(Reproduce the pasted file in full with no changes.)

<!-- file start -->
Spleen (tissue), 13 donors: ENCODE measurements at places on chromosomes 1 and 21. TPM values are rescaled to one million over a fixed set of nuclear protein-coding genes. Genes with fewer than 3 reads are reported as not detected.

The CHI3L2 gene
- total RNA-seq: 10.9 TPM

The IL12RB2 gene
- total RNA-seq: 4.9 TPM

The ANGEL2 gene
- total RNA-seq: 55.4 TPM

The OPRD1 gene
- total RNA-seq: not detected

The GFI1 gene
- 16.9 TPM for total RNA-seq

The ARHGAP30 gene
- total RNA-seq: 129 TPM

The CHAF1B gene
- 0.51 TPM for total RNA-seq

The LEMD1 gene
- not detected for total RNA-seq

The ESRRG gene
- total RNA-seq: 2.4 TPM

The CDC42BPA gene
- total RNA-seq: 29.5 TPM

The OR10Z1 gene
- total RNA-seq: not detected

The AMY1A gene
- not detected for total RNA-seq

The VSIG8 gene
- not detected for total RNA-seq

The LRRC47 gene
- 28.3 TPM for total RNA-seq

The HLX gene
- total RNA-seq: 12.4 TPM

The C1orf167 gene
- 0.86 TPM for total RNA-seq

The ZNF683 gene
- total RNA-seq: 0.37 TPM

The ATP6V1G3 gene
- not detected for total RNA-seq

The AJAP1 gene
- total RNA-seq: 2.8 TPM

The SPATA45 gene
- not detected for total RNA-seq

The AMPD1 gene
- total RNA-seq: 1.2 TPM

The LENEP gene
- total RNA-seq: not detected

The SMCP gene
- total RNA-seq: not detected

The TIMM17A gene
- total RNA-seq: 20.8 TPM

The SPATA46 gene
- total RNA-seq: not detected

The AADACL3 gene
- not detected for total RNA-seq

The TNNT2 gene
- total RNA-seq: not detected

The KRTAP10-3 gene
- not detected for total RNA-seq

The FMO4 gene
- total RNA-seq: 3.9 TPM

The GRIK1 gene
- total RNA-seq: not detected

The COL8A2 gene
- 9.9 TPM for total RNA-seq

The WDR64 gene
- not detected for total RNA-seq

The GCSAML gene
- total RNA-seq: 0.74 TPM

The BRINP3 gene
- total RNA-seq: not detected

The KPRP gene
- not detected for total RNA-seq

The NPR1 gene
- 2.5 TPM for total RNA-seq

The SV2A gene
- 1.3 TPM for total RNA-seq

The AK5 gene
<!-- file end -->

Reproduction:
Spleen (tissue), 13 donors: ENCODE measurements at places on chromosomes 1 and 21. TPM values are rescaled to one million over a fixed set of nuclear protein-coding genes. Genes with fewer than 3 reads are reported as not detected.

The CHI3L2 gene
- total RNA-seq: 10.9 TPM

The IL12RB2 gene
- total RNA-seq: 4.9 TPM

The ANGEL2 gene
- total RNA-seq: 55.4 TPM

The OPRD1 gene
- total RNA-seq: not detected

The GFI1 gene
- 16.9 TPM for total RNA-seq

The ARHGAP30 gene
- total RNA-seq: 129 TPM

The CHAF1B gene
- 0.51 TPM for total RNA-seq

The LEMD1 gene
- not detected for total RNA-seq

The ESRRG gene
- total RNA-seq: 2.4 TPM

The CDC42BPA gene
- total RNA-seq: 29.5 TPM

The OR10Z1 gene
- total RNA-seq: not detected

The AMY1A gene
- not detected for total RNA-seq

The VSIG8 gene
- not detected for total RNA-seq

The LRRC47 gene
- 28.3 TPM for total RNA-seq

The HLX gene
- total RNA-seq: 12.4 TPM

The C1orf167 gene
- 0.86 TPM for total RNA-seq

The ZNF683 gene
- total RNA-seq: 0.37 TPM

The ATP6V1G3 gene
- not detected for total RNA-seq

The AJAP1 gene
- total RNA-seq: 2.8 TPM

The SPATA45 gene
- not detected for total RNA-seq

The AMPD1 gene
- total RNA-seq: 1.2 TPM

The LENEP gene
- total RNA-seq: not detected

The SMCP gene
- total RNA-seq: not detected

The TIMM17A gene
- total RNA-seq: 20.8 TPM

The SPATA46 gene
- total RNA-seq: not detected

The AADACL3 gene
- not detected for total RNA-seq

The TNNT2 gene
- total RNA-seq: not detected

The KRTAP10-3 gene
- not detected for total RNA-seq

The FMO4 gene
- total RNA-seq: 3.9 TPM

The GRIK1 gene
- total RNA-seq: not detected

The COL8A2 gene
- 9.9 TPM for total RNA-seq

The WDR64 gene
- not detected for total RNA-seq

The GCSAML gene
- total RNA-seq: 0.74 TPM

The BRINP3 gene
- total RNA-seq: not detected

The KPRP gene
- not detected for total RNA-seq

The NPR1 gene
- 2.5 TPM for total RNA-seq

The SV2A gene
- 1.3 TPM for total RNA-seq

The AK5 gene